Orthodox Christians are typically shocked when I tell them that my favorite feast is the Transfiguration of Christ. Most assume that Pascha should be my ultimate religious holiday. Certainly, the Resurrection of Christ is the feast of feasts, but in my broken humanness, I find that I connect more to the story of Transfiguration and the many meanings it holds for my daily life. The humanness of Peter, James, and John and their eagerness to find ways to connect with the sensorially overwhelming message of their beloved teacher in this transtemporal moment of encounter, call to me as someone who is perpetually seeking and hiding from the face of God.
This most recent feast of the Transfiguration was unlike any I had previously experienced in my nine years of being Orthodox, and not just because we as a collective are enduring a pandemic. Rather than attending the festal liturgy as I normally would, I was surrounded by boxes, movers, and complete chaos. My life as I knew it was, and still is, transforming. 2020 has been a year of massive upheaval for most of us; COVID-19 has not only devastated many of our families, friends, and colleagues, it has changed our ways of working, educating, and socializing. The global pandemic, in combination with rising social justice movements this summer, has pushed us as a nation, as a community, to become more aware, vulnerable, and activated for change.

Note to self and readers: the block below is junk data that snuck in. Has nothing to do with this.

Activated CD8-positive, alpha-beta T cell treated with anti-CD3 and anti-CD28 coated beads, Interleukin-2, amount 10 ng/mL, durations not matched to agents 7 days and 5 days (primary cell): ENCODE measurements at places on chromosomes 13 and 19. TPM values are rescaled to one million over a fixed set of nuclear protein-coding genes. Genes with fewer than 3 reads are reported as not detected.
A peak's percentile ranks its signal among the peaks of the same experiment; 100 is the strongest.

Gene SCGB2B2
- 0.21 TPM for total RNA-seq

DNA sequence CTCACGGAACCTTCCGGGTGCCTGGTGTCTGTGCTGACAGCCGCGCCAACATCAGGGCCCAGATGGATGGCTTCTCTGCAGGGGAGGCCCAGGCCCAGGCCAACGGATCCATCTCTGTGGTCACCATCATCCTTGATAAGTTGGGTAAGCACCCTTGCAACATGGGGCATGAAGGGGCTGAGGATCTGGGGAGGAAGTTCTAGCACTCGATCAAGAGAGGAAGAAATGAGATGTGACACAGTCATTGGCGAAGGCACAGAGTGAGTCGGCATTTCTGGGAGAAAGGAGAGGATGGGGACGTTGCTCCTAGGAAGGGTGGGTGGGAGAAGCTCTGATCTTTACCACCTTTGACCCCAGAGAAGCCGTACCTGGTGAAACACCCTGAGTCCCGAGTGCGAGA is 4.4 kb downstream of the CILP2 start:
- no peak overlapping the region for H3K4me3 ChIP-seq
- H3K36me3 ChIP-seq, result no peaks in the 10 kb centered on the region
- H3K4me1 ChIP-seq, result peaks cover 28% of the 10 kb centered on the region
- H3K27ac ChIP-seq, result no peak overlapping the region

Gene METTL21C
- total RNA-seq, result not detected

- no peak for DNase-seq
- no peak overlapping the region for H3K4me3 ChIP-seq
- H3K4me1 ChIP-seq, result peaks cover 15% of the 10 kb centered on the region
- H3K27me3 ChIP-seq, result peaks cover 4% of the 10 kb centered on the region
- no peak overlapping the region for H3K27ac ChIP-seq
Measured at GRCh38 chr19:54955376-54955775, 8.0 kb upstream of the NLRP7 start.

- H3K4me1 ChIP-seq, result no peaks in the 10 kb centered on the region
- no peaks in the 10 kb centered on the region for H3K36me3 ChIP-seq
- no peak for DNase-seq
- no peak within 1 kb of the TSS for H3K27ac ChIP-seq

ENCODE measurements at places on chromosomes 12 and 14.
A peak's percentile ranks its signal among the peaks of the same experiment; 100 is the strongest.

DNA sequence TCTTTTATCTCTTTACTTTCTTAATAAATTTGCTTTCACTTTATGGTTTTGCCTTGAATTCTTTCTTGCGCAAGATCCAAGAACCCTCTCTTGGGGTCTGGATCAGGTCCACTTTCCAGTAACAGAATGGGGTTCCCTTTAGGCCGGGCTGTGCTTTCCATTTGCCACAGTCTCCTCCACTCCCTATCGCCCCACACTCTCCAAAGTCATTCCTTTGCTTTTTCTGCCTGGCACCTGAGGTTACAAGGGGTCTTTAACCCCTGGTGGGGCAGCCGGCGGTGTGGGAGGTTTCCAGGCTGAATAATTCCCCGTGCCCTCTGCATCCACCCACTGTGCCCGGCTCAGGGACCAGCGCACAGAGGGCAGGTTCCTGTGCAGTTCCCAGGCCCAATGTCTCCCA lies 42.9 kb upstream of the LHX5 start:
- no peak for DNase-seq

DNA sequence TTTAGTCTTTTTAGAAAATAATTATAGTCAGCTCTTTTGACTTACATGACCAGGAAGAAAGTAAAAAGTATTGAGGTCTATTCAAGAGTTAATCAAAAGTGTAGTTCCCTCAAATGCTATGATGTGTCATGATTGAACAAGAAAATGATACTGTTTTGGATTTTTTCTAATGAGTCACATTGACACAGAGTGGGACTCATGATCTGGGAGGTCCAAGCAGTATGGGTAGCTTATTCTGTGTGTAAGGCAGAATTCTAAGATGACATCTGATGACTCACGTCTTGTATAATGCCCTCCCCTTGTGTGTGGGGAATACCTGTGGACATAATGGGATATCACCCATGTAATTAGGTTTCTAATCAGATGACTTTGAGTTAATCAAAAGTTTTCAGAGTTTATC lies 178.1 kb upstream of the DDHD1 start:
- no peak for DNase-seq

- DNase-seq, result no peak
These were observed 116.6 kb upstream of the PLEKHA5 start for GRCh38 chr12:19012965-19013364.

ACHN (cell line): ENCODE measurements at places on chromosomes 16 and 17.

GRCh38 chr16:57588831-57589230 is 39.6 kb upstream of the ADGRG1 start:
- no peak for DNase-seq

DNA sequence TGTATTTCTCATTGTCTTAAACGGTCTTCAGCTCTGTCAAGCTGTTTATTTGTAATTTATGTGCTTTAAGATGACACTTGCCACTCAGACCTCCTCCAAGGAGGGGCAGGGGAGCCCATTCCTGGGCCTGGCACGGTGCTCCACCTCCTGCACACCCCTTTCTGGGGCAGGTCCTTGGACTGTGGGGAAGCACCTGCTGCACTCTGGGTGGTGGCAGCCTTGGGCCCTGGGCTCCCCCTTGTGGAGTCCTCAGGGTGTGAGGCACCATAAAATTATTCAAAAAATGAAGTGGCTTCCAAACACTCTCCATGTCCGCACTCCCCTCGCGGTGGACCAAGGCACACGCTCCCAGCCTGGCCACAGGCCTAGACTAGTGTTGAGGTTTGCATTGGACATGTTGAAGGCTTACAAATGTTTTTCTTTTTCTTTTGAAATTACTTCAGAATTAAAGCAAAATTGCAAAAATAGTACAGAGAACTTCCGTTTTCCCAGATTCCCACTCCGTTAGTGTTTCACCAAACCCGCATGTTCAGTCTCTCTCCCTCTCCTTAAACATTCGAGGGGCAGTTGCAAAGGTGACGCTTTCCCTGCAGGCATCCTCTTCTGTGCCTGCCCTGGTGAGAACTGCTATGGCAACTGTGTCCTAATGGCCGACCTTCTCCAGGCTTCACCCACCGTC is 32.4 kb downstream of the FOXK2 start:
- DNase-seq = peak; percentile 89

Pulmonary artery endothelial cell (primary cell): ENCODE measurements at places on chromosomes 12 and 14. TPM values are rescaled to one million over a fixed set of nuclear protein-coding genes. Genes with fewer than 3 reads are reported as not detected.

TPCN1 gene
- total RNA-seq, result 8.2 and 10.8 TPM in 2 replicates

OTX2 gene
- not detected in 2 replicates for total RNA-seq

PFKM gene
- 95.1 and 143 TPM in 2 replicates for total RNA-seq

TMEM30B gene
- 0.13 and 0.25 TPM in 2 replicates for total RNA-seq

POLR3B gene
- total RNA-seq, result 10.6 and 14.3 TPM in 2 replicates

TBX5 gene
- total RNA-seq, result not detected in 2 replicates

Change seems to be the theme of 2020, at least in my life. In this late summer season, I find myself in a perpetual cycle of transformation that has brought not only a hectic cross-country move for employment, but also much-needed time for reflection about this decade of my life. For the last nine years I have been Orthodox. Married for six of those years; and the mother of a special needs child for the last five. I was also a doctoral student for the last six years, something that changed when I defended my dissertation this past May. These events have been joyous, filled with light, but they also brought with them forms of emotional grief that accompany most types of change and transformation. As I think back on all of these phases and shifts in my life—convert, wife, mother, advocate, student, educator, and (finally!) doctor—I look to the Feast of the Transfiguration not only as guide for reflecting mindfully and spiritually on my past, but as a roadmap for what lies ahead. Changes are always on the horizon.